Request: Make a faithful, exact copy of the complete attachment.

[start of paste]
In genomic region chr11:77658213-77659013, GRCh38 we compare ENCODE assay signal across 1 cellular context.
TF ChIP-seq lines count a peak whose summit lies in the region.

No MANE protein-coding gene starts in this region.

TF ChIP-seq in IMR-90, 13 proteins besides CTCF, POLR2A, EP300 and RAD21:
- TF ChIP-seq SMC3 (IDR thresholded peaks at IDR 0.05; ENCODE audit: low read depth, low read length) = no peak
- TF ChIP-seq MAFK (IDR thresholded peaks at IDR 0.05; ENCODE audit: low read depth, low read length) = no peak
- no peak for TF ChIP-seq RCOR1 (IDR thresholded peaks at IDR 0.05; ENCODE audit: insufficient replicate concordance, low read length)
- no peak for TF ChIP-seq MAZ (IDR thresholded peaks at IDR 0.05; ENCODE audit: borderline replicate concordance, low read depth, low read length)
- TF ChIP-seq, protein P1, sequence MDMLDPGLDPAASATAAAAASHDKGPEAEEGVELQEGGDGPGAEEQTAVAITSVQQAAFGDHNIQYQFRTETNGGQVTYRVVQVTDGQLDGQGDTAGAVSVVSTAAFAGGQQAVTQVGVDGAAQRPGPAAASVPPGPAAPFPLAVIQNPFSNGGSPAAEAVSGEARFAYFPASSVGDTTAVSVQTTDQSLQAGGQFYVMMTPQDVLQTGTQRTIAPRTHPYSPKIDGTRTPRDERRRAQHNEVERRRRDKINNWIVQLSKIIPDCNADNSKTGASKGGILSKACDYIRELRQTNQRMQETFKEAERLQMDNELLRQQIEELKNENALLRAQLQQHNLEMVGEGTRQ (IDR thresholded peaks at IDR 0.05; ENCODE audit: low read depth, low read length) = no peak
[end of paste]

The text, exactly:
In genomic region chr11:77658213-77659013, GRCh38 we compare ENCODE assay signal across 1 cellular context.
TF ChIP-seq lines count a peak whose summit lies in the region.

No MANE protein-coding gene starts in this region.

TF ChIP-seq in IMR-90, 13 proteins besides CTCF, POLR2A, EP300 and RAD21:
- TF ChIP-seq SMC3 (IDR thresholded peaks at IDR 0.05; ENCODE audit: low read depth, low read length) = no peak
- TF ChIP-seq MAFK (IDR thresholded peaks at IDR 0.05; ENCODE audit: low read depth, low read length) = no peak
- no peak for TF ChIP-seq RCOR1 (IDR thresholded peaks at IDR 0.05; ENCODE audit: insufficient replicate concordance, low read length)
- no peak for TF ChIP-seq MAZ (IDR thresholded peaks at IDR 0.05; ENCODE audit: borderline replicate concordance, low read depth, low read length)
- TF ChIP-seq, protein P1, sequence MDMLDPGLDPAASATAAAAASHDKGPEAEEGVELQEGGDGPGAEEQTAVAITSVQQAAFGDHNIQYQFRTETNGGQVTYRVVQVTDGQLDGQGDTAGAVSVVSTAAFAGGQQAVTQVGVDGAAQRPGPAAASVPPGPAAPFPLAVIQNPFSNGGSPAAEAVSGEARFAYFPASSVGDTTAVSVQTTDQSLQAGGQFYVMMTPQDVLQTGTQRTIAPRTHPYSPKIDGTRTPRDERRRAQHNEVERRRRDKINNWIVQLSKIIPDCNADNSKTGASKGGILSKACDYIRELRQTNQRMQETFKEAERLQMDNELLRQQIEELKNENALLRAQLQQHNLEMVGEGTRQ (IDR thresholded peaks at IDR 0.05; ENCODE audit: low read depth, low read length) = no peak